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Gravesend Dynamites represented in Six Nations Sevens

PUBLISHED: 10:03 21 April 2014

Ben Ide (left) and Jason Owen (right) pass the ball ahead of this summer's Six Nations tournament. Photo credit: Jason Owen

Ben Ide (left) and Jason Owen (right) pass the ball ahead of this summer's Six Nations tournament. Photo credit: Jason Owen

Archant

Growing up, teacher Jason Owen and college student Ben Ide, like many youngsters, dreamed of representing their country.

Jason, 43, who played football for Hereford United as a youngster, wanted to net the winner at Wembley Stadium for England.

Ben, 20, meanwhile, was dead set on pulling on the red rose and running out at Twickenham to the strains of Swing Low, Sweet Chariot.

This summer they will fulfil their dreams but for England wheelchair rugby sevens side in the latest edition of the Six Nations Sevens tournament.

Being selected for the squad – which features able-bodied and disabled players – might not be quite what they had imagined all those years ago but they are nonetheless thrilled to have been picked.

“As a youngster I dreamed of playing football for my country and 30 years down the line I have been selected to play wheelchair rugby,” says Jason. of Echo Square, Gravesend.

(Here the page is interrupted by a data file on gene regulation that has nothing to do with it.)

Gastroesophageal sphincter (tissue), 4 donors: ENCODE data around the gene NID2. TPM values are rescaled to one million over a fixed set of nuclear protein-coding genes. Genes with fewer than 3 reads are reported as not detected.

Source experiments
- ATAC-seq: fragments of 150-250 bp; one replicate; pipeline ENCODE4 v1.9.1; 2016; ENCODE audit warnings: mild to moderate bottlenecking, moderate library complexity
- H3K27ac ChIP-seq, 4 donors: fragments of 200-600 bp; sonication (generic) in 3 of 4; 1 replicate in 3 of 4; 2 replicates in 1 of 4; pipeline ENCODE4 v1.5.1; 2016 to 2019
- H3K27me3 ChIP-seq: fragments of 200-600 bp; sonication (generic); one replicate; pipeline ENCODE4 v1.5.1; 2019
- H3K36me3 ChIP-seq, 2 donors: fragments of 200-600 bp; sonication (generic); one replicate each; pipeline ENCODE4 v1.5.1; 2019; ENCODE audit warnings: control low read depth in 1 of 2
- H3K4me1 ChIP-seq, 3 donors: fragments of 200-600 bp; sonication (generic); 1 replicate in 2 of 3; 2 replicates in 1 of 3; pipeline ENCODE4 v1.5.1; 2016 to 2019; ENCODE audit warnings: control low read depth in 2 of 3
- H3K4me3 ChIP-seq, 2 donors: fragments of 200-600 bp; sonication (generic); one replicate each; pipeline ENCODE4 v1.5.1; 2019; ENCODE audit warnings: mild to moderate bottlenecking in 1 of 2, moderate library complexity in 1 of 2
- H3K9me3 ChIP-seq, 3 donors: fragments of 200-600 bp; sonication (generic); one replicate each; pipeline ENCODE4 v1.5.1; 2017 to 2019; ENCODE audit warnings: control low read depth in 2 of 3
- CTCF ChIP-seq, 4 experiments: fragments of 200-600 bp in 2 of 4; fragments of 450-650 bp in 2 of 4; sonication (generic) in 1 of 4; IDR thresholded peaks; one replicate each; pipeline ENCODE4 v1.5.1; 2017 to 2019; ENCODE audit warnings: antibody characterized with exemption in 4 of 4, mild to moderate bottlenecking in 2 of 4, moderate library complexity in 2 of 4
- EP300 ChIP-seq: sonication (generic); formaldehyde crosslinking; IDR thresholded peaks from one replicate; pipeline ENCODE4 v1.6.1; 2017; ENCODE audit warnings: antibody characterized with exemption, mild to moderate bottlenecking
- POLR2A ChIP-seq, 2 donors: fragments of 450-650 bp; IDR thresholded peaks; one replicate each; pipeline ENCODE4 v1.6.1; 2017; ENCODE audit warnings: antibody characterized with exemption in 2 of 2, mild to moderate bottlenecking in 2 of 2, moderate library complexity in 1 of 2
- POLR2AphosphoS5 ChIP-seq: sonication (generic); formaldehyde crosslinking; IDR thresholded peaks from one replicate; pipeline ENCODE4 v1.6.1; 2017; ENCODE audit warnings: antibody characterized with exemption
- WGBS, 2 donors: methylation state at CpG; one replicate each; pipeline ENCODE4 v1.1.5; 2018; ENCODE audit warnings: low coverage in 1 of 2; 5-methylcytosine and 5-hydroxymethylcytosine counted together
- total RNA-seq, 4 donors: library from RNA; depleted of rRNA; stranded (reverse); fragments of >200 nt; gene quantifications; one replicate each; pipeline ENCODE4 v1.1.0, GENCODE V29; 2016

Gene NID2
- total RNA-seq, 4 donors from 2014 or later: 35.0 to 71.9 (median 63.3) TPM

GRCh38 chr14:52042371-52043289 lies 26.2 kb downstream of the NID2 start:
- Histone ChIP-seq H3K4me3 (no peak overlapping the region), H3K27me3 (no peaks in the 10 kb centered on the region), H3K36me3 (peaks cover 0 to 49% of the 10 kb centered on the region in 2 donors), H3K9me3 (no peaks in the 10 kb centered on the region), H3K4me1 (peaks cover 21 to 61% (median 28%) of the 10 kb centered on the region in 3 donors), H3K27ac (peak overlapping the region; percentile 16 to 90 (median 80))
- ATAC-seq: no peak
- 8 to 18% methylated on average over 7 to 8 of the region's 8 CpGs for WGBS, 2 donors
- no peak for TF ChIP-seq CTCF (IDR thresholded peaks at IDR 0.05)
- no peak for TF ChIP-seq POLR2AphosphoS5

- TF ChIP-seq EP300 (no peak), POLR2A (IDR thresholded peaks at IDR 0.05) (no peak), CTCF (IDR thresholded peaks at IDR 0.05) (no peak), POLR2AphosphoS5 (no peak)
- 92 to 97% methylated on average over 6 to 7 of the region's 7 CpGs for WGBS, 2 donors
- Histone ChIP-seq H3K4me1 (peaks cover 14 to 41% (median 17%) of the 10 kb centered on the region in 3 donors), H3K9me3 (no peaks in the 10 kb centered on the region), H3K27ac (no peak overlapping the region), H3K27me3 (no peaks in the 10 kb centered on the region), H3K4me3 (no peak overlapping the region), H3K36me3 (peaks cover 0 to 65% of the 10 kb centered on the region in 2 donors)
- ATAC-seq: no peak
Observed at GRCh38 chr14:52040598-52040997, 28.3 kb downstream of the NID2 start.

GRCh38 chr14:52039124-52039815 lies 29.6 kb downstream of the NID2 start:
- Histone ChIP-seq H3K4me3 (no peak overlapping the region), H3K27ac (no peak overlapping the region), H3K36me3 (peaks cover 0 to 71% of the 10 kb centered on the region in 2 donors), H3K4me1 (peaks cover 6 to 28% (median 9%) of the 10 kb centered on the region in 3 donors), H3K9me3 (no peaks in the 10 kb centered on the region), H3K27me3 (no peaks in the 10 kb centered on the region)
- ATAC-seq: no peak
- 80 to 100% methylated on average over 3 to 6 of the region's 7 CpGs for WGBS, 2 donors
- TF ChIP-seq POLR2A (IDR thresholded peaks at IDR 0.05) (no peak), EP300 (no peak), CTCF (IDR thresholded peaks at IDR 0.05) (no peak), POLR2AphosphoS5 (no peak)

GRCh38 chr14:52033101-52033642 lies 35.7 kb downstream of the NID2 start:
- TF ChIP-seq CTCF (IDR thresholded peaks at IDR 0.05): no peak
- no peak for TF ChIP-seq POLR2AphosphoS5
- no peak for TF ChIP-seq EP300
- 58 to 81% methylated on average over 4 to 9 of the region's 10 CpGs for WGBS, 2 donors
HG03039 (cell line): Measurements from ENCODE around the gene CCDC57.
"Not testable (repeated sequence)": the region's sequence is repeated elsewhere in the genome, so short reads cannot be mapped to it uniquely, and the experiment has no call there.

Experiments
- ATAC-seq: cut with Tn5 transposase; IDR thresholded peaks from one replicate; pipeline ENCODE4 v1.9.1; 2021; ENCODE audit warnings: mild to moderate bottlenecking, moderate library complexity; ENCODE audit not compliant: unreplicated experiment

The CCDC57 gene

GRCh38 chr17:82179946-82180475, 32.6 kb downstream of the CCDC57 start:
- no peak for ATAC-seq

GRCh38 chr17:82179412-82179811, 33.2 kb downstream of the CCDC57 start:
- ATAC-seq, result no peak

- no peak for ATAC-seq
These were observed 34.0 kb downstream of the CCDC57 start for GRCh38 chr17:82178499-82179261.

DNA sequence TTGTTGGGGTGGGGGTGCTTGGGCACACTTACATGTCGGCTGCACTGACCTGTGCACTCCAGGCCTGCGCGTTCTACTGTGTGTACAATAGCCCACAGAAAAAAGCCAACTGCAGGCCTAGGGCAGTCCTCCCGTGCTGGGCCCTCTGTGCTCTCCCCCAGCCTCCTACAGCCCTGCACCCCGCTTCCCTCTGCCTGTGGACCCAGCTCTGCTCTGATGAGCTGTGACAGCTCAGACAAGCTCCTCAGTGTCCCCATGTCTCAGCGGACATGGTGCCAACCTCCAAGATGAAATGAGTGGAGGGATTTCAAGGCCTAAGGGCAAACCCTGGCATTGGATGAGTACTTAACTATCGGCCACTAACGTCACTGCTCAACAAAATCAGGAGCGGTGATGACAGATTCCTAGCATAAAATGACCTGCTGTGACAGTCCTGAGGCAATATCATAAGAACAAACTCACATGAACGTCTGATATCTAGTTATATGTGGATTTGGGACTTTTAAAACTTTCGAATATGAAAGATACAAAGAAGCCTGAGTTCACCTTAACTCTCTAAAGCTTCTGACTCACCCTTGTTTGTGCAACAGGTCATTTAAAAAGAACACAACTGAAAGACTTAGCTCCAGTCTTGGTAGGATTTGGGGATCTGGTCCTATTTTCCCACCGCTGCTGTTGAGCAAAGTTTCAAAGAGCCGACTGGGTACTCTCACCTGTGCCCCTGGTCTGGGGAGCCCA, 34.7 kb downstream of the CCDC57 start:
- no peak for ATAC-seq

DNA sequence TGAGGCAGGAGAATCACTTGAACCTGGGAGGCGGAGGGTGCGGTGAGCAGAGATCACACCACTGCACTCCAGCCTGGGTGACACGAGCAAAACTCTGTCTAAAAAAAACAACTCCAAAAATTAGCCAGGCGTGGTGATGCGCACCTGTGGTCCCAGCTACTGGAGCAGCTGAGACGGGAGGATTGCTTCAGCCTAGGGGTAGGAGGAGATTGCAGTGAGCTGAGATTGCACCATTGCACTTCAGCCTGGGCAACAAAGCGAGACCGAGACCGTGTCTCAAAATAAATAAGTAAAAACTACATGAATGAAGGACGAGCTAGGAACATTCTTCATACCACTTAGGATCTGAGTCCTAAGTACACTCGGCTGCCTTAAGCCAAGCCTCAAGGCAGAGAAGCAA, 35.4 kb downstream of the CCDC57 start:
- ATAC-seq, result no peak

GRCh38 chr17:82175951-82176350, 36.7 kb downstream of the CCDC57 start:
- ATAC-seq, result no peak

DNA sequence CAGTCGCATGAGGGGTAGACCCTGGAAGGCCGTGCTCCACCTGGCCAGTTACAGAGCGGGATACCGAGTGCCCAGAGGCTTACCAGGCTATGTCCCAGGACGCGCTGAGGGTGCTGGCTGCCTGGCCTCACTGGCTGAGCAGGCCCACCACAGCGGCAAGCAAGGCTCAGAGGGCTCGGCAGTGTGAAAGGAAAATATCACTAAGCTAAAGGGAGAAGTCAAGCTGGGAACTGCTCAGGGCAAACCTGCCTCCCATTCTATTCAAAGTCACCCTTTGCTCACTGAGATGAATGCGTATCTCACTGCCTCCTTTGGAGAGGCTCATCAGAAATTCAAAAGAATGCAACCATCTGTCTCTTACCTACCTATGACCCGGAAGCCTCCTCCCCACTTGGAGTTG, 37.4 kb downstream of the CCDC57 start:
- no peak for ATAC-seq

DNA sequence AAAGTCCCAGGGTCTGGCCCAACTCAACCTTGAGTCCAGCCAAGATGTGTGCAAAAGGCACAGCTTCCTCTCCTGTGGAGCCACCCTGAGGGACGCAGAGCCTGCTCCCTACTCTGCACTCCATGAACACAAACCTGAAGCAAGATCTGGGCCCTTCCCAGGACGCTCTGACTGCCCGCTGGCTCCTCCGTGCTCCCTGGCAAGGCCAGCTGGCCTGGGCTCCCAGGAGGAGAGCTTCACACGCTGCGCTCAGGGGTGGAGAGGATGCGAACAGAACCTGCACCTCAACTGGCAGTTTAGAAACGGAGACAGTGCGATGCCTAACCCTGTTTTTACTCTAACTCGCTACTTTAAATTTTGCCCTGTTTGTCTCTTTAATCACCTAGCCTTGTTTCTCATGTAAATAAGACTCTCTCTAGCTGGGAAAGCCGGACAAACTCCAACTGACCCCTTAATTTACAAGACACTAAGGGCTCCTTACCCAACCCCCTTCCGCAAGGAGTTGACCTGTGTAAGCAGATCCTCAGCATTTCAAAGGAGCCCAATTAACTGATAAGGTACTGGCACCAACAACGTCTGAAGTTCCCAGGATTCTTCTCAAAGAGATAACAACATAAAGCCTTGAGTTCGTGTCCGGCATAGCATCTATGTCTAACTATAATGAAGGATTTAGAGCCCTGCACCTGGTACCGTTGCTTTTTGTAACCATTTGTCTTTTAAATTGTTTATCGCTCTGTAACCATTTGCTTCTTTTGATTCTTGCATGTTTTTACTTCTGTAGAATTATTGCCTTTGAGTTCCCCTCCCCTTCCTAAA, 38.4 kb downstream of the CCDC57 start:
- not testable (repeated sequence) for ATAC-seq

“I am looking forward to pulling on the shirt with the rose on it and the national anthem, which will bring a tear to my eye – and then, of course, the first tackle.”

Both men play for Gravesend Dynamites, which is part of the town’s rugby club based in Donald Briggs Drive.

Home matches are played at North West Kent College in Dartford.

It was only last September when the pair lowered themselves into a wheelchair for the first time to begin their new sport. Jason had never even played rugby before, let alone wheelchair rugby.

Ben, a front-row prop, took up the sport after suffering concussion in a match playing for Gravesend RFC.

“I was originally playing standard rugby at the club but I knocked myself out so I took wheelchair rugby up,” he says. “I had dizzy spells and had headaches but I will continue the running version next season.

“I was really happy because I felt I had worked hard enough to have earned [selection to the side].

“I have made it to where I wanted to be in the running game, but in a wheelchair,” he jokes.

Jason became enthralled with the game after watching the wheelchair rugby league world cup at Medway last year with his family.

He says: “I did not realise 12 months later I would be playing for my country in the sport.”

According to Ben, the sevens version of the sport is more fluid, like the “running” version.

“It is great to watch – you do not realise who is disabled,” adds Jason. “There are big crashes when two people collide together. You can knock someone out of the chair.”

The England sevens team will travel to Paris in June to play their five matches.

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